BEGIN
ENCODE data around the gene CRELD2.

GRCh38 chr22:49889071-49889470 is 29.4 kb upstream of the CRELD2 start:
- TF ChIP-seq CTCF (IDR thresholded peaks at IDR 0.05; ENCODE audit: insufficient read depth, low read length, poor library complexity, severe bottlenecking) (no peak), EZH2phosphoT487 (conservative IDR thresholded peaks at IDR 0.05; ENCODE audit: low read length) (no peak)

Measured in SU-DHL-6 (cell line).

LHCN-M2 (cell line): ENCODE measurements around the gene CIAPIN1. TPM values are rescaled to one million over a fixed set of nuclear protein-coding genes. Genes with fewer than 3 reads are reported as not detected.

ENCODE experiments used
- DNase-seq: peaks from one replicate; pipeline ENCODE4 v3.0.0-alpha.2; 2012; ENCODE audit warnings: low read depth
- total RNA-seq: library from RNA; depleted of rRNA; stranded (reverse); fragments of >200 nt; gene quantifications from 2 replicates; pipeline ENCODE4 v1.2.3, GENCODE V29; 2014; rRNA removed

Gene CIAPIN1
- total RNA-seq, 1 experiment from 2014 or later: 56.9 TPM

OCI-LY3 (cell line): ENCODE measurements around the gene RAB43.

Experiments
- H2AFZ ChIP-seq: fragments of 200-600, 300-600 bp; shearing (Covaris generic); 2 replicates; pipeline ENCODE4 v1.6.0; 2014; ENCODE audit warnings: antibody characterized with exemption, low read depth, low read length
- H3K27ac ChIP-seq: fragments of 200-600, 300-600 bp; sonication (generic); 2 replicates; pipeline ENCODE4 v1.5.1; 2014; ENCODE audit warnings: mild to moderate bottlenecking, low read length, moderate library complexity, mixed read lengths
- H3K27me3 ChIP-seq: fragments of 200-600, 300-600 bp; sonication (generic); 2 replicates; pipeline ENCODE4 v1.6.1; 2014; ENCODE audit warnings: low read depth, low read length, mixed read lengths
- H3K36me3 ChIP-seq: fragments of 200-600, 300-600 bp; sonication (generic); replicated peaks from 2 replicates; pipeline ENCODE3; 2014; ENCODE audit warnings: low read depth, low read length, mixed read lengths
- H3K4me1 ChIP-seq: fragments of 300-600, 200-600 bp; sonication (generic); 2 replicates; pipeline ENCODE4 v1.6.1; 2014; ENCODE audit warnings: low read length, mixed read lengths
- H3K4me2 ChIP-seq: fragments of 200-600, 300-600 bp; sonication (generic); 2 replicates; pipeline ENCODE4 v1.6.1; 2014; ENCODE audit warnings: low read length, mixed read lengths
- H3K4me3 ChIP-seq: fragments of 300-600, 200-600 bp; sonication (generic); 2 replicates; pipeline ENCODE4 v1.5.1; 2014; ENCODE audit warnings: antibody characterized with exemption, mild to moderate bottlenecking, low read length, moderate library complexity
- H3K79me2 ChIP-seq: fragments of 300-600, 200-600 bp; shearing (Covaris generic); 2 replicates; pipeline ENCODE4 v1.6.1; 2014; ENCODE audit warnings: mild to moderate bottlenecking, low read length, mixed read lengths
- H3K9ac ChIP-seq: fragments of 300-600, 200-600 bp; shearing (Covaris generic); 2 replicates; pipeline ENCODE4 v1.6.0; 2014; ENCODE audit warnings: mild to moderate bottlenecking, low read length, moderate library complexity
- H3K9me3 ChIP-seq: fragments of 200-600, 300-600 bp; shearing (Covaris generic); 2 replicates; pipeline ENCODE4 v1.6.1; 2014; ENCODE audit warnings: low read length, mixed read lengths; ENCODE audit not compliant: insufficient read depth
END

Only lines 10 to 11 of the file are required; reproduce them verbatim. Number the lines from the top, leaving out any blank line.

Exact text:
- total RNA-seq, 1 experiment from 2014 or later: 56.9 TPM

OCI-LY3 (cell line): ENCODE measurements around the gene RAB43.